@@ -141,6 +141,25 @@ It might also be necessary to also search the pull-request queue on Github, in c
> "The ability to apply multiple labels/tags, to indicate which components an issue relates to, provides a more flexible classification system than having to create an issue in one of a number of projects." (@davej)
This seems to be one of the issues that has been raising a lot of concerns. It does require more clarification.
So far, ~~quick~~ recap:
* Subprojects can share labels, and we can search issues across subprojects
* We could have a special process to triage new issues, such as having a front-end form.
* Although we need the reporter to have a Gitlab account in order to receive the responses.
* It might be better to focus on having a very clear signup process.
* Spam management is also an issue.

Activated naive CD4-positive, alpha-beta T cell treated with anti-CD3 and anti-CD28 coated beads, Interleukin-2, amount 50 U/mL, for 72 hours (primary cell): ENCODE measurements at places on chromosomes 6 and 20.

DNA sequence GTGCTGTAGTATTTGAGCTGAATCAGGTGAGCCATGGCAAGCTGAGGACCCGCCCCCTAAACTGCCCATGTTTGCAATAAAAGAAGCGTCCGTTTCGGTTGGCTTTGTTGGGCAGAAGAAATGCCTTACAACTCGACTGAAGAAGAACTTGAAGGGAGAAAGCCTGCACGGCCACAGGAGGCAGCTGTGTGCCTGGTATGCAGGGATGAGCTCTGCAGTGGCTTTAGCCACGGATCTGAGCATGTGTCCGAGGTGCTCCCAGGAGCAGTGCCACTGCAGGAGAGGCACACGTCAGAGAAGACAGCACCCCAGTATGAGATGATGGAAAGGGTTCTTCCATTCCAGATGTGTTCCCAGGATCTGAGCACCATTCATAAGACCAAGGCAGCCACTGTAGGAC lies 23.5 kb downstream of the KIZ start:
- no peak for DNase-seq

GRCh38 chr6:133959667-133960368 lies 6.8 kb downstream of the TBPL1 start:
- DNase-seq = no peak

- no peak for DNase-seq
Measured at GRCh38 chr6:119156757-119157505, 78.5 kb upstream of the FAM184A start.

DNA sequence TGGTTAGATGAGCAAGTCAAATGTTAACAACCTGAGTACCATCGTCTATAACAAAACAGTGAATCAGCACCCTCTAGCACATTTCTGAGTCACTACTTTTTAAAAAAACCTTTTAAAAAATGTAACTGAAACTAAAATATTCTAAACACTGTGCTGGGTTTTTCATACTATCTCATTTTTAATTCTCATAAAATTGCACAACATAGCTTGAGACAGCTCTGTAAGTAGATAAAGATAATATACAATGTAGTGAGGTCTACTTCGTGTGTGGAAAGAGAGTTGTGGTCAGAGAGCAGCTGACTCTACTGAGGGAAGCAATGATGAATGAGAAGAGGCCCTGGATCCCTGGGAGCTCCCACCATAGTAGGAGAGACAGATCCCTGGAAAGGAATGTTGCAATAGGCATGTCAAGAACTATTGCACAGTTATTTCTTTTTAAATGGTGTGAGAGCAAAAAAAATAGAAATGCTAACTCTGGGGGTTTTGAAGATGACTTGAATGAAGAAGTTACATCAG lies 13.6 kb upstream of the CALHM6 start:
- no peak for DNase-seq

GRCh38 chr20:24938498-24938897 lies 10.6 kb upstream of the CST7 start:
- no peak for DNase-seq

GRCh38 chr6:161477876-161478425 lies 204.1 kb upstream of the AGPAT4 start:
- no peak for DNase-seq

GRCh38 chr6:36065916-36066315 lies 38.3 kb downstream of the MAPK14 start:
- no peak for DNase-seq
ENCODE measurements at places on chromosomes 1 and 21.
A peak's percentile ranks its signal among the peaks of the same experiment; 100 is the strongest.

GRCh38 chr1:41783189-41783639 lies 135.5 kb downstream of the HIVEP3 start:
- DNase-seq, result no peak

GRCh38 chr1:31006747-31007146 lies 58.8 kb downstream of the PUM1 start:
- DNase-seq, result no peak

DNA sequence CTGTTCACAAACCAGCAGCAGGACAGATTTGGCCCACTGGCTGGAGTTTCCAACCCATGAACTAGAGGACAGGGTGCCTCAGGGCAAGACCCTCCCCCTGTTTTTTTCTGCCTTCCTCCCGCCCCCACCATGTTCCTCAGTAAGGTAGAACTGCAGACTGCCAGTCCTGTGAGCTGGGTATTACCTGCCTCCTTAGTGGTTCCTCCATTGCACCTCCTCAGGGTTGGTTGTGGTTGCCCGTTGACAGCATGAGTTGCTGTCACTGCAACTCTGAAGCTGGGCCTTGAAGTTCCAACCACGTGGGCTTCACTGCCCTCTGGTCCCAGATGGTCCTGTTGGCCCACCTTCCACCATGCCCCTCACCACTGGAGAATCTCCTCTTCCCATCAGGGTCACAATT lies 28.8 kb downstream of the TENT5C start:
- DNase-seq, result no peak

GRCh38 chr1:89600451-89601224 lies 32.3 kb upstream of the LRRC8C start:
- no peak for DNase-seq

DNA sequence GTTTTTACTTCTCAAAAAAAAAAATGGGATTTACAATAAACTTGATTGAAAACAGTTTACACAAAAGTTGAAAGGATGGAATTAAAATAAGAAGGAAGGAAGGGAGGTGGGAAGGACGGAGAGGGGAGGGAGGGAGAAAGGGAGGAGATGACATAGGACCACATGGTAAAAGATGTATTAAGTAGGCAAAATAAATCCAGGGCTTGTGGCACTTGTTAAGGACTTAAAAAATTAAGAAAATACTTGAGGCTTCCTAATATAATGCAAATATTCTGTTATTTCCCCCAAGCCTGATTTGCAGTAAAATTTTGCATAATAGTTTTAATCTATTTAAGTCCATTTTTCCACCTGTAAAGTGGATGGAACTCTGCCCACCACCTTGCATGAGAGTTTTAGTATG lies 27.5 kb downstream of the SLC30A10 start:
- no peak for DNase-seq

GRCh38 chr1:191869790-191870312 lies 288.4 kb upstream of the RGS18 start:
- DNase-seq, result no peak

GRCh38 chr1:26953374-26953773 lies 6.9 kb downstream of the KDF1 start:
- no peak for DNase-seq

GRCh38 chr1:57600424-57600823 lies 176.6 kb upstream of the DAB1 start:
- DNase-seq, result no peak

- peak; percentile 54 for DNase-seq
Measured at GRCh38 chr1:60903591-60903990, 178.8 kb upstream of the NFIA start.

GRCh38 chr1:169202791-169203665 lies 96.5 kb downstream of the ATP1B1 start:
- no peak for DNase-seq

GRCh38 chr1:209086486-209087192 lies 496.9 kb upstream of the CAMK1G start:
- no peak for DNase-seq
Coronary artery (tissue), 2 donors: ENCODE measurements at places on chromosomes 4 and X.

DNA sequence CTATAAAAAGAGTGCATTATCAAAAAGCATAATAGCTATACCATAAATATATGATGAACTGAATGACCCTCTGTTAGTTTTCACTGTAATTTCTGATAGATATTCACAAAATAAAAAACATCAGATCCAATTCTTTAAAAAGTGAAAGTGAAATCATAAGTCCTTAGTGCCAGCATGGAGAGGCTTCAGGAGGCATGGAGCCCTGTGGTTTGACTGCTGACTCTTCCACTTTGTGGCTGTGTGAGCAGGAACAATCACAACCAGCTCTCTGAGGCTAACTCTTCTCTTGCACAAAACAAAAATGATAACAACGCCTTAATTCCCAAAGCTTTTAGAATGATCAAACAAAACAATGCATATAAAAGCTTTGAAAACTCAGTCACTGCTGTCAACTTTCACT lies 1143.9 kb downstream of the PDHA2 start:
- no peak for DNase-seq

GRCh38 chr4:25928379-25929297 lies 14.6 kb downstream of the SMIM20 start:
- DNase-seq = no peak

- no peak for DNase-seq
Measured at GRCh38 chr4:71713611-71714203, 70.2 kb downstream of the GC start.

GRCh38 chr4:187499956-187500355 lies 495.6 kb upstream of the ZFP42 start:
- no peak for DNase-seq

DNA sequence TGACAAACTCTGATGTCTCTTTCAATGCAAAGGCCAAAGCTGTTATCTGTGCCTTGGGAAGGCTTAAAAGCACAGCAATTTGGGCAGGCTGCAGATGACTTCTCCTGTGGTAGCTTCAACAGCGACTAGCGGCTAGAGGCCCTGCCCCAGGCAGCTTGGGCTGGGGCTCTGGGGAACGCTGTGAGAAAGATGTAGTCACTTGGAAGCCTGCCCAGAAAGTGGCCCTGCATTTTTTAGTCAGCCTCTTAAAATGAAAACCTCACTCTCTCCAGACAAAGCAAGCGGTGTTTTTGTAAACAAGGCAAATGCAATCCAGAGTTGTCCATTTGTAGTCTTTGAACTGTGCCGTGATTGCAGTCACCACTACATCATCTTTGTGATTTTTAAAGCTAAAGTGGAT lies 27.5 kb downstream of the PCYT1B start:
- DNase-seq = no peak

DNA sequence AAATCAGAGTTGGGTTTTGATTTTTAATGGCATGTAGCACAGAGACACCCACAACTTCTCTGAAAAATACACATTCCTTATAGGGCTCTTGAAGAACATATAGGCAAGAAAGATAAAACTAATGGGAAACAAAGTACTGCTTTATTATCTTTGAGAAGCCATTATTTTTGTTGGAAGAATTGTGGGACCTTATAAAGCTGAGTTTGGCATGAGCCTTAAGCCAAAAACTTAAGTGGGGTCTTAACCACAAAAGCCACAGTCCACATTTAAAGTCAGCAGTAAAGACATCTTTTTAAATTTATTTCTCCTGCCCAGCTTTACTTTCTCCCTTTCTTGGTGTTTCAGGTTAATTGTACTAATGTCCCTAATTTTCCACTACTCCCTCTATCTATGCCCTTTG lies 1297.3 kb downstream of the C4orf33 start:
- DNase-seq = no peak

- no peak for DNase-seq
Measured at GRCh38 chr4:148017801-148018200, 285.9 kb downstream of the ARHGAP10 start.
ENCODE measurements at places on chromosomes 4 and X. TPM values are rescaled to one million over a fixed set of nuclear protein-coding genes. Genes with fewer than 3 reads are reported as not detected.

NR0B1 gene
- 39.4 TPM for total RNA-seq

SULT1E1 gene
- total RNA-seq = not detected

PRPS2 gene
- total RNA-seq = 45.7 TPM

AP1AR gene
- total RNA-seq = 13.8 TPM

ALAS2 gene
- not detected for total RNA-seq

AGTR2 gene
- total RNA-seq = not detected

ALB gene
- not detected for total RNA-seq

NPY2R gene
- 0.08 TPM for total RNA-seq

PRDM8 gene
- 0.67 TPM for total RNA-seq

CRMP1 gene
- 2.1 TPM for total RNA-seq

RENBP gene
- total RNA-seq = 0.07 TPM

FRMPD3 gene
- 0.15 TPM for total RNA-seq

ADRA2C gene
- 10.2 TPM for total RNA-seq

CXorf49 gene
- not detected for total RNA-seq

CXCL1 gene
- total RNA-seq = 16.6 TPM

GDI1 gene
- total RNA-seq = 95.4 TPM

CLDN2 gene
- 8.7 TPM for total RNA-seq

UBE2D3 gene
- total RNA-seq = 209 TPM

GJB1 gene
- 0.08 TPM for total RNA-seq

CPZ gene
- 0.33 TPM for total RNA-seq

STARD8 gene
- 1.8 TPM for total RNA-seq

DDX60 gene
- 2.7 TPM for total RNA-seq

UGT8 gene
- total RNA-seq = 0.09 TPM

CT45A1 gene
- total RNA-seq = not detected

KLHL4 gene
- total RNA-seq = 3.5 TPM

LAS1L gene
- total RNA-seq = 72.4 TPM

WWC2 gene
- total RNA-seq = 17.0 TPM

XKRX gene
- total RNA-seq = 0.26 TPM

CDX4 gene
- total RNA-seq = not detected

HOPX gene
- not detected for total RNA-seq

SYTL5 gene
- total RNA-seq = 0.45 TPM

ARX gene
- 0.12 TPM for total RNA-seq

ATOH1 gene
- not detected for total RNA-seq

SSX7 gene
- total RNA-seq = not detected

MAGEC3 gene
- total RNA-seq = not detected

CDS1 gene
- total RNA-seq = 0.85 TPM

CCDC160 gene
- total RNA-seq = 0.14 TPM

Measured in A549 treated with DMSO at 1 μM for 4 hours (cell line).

* Some issues might span multiple subprojects (ex: bug in a token included in a contribution receipt for an event).
* Seems OK for triage folks to move the issue to the appropriate subproject.
* It doesn't seem to be like a major problem. If critical, it will be labelled as such. We could have a policy to "default to core" when it's not really clear.
* What do we gain from splitting the projects?
* It helps more clearly identify who are the primary leads for a specific area. We have been talking about having a google-doc with "people to ping for PR-review".
* Example: translation, civicase, grant, taxes, accounting/financial, etc.
* We might not want to be very aggressive about splitting either. Only where it makes sense.
* They may want to have their own wiki space (draft docs, roadmap/planning)
* While we can do part of this with labels, having subprojects makes it possible to have more granular labels. Ex: taxes have different challenges for Canada (HST/GST per province) than for VAT in Europe. Having a single "taxes" label would be limiting.
## Document the account creation, permissions, workflow
> "Can a non existing user easily create an account and (issue) report?" (@xavier)